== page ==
Is This the Best Picture Book Series in Kidlit History?

rosie revere engineerIggy Peck, Architect

Rosie Revere, Engineer
Ada Twist, Scientist
Written by Andrea Beaty
Illustrated by David Roberts
Published by Abrams

The golden goose in Picture Book World is a successful series, where one book leads to another and another, and over time a library is built up, each title renewing interest in the ones that came before. It’s a dream scenario for publisher and authors alike, providing a steady stream of income and at least a semblance of stability in an uncertain industry.

iggy peck architectThere have been some notable entries into the series arena in the not too distant past: Ian Falconer’s Olivia, Mo Willem’s Pigeon, and Litwin and Dean’s Pete the Cat books, to name very few. And Kinderlit has made no secret of its love for  Maureen Fergus and Carey Sookocheff’s Buddy and Earl series, from Groundwood.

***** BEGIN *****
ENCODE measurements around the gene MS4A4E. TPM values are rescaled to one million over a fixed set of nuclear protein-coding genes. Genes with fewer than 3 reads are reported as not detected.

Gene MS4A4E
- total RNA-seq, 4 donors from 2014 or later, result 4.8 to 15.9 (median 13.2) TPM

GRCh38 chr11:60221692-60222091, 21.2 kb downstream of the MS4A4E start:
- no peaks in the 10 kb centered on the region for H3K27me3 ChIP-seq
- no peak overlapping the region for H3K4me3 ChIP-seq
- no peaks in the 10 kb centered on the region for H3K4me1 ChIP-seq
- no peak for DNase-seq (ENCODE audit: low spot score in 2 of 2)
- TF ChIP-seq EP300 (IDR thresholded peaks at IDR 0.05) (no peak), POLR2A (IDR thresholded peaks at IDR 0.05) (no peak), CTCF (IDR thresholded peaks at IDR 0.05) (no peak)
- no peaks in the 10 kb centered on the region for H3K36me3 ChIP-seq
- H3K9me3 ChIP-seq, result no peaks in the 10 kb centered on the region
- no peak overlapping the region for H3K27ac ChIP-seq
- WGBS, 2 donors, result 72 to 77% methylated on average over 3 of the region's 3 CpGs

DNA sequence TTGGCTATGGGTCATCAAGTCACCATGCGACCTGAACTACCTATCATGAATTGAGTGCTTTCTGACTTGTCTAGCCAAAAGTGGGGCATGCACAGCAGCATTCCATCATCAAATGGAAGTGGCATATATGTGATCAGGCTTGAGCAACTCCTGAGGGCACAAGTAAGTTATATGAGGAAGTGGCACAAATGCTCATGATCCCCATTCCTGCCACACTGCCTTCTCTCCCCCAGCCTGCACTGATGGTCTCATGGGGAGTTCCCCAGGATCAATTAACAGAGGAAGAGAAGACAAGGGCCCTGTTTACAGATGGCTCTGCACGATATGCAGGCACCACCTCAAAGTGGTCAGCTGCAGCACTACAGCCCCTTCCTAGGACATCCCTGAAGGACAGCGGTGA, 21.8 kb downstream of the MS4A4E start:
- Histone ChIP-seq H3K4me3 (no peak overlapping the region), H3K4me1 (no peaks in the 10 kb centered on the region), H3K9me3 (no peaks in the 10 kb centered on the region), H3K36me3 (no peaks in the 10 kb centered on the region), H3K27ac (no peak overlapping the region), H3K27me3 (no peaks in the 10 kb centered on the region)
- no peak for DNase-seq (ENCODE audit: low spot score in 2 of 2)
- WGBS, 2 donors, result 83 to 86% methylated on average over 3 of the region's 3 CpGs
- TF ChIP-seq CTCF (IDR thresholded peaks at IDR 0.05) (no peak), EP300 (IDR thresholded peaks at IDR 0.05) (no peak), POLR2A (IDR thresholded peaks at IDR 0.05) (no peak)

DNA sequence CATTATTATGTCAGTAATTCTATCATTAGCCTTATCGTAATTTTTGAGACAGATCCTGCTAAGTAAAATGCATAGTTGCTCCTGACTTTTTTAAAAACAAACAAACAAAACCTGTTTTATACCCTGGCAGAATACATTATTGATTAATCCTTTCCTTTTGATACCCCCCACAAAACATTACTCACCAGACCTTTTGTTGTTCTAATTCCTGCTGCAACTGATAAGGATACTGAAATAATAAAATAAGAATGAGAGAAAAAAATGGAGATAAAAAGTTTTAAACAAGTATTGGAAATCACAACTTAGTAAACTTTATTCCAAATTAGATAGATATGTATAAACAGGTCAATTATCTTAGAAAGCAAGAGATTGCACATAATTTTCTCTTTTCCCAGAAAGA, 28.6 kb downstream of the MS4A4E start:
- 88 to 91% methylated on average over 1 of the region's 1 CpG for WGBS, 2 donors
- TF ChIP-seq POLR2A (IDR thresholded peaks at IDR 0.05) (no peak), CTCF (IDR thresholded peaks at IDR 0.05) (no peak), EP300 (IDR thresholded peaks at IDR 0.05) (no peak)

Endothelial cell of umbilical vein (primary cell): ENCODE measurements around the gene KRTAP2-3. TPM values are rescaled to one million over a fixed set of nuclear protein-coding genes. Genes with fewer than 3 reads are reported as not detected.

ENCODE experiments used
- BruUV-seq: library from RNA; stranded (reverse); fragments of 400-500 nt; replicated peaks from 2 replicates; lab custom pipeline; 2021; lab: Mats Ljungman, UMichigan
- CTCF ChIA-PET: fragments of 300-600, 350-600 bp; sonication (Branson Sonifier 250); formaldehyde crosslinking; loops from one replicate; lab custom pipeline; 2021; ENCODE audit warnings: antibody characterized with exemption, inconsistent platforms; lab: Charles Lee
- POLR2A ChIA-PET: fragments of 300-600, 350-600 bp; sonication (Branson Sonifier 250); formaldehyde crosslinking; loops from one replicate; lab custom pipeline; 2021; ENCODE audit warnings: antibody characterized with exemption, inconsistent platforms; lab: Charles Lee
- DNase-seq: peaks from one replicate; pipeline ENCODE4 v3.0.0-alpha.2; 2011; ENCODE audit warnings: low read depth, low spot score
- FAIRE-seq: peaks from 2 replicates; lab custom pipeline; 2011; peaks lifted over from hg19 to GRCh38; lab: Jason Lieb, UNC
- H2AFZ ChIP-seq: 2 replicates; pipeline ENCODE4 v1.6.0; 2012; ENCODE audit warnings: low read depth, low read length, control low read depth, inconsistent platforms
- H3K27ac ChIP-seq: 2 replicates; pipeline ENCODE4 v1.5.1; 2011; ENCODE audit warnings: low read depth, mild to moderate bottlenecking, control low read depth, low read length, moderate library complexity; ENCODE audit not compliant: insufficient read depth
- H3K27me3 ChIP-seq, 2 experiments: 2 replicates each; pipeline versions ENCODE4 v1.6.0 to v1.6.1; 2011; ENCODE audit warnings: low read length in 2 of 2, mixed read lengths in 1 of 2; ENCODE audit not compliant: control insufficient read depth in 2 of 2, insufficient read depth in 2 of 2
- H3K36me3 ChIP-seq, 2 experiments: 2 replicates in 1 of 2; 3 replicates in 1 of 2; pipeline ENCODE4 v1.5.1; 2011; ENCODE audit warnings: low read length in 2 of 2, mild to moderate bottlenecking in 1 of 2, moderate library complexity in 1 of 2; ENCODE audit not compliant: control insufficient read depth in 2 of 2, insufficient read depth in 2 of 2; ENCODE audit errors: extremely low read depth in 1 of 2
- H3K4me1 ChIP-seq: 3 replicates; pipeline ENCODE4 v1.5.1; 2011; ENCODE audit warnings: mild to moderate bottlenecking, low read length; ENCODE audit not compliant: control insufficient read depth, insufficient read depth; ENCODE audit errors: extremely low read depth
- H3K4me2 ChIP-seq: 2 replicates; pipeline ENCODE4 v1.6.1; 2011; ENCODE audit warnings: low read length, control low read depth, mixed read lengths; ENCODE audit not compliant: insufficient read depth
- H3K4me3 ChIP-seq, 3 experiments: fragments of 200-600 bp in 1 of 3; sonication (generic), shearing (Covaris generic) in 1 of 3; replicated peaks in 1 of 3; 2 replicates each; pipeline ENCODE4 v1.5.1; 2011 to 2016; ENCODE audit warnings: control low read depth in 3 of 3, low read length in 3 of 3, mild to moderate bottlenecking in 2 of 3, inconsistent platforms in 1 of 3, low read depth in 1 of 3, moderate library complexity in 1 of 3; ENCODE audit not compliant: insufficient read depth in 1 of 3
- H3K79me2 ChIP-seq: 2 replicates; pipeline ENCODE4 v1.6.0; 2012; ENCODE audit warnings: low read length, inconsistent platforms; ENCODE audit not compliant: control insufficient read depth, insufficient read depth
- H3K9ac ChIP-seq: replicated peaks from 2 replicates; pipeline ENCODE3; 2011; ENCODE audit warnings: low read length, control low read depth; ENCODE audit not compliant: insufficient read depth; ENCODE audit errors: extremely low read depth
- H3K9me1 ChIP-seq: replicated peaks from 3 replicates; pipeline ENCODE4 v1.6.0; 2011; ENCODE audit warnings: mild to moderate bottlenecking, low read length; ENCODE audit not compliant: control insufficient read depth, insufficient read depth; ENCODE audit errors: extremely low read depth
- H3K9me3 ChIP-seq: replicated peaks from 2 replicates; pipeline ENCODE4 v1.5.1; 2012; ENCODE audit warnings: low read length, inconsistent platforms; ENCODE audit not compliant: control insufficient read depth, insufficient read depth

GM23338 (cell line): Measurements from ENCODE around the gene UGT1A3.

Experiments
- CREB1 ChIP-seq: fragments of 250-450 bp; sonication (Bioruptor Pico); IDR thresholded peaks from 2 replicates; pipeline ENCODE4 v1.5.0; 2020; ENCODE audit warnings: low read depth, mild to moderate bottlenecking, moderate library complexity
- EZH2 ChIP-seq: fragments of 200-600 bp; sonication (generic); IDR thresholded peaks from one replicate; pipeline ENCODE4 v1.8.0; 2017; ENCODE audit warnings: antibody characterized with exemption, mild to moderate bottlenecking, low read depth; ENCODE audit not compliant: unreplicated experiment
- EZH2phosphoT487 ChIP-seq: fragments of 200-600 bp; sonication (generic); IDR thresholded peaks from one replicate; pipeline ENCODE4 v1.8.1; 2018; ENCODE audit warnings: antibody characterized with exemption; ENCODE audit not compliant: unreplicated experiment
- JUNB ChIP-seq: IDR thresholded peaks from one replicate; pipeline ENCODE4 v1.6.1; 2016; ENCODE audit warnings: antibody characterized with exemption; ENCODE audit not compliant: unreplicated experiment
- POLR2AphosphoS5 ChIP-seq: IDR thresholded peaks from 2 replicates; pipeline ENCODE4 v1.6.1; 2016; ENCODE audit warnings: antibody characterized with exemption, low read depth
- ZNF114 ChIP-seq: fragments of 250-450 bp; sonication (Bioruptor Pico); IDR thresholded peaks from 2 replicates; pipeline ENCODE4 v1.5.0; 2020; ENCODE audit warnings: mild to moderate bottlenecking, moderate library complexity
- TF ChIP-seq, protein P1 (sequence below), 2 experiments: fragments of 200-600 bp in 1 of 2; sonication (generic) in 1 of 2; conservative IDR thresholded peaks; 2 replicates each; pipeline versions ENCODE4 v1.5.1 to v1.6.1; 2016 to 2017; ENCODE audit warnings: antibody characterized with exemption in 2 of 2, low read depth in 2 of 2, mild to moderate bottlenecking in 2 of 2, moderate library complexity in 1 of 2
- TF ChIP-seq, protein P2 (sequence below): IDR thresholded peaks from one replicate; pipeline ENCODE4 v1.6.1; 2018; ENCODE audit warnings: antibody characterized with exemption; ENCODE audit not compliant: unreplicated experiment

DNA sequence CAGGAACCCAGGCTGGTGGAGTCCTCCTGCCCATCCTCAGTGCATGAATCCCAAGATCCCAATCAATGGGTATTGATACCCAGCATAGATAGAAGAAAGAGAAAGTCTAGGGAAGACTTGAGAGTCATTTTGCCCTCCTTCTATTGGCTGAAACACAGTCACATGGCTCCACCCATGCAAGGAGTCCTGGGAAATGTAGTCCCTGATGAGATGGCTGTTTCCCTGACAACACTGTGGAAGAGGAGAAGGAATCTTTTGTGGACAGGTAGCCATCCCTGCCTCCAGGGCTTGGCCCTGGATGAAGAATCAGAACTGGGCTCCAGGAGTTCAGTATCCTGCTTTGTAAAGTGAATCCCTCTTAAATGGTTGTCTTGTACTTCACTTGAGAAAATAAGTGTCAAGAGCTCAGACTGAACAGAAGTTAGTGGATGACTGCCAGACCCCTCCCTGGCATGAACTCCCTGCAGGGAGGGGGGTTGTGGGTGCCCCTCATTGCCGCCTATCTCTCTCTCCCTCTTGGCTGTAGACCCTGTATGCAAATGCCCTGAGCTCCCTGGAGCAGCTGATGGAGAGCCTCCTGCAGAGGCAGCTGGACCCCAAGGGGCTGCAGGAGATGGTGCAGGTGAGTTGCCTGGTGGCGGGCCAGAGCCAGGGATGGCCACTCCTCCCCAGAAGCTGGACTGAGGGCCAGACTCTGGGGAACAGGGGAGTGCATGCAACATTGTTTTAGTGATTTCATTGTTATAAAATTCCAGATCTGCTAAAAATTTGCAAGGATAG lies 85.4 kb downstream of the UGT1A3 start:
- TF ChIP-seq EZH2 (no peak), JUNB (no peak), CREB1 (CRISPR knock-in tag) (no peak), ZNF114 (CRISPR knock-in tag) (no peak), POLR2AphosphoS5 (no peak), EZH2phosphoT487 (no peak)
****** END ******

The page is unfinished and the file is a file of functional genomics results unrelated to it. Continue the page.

But we’re going to take a bold stand here and declare that, of all picture book series’ we’ve come across, the high water mark is Andrea Beaty and David Roberts’ books chronicling the adventures of the kids in Miss Greer’s class.

ada twist scientistUnlike most series, these don’t feature the same hero through each volume, but rather each kid in the class gets his or her own book, focussed on their own set of gifts and curiosities. It’s a genius conceit.

Started in 2007 with Iggy Peck, Architect, which was followed by Rosie Revere, Engineer in 2013 and 2016’s Ada Twist, Scientist, Beaty and Roberts have wisely eschewed the book-a-year pace that we’re guessing Abrams Books would like, instead respecting the series and giving each child the thought out, impeccable treatment they deserve. Three episodes in and they’ve yet to hit a single bum note, either in the writing or the artwork.

Picture books written in poetry often come off as clumsy or simplistic, but Beaty’s poetry is nuanced, complex and flawless, and Roberts’ artwork captures not only the tone of Beaty’s writing, but also works perfectly with the narratives.

It’s incredibly rare that we find a work with an illustrator who’s not also the author where we can’t even imagine another artist providing the pictures, but the connection that Beaty and Roberts have is uncanny. It’s a perfect marriage.



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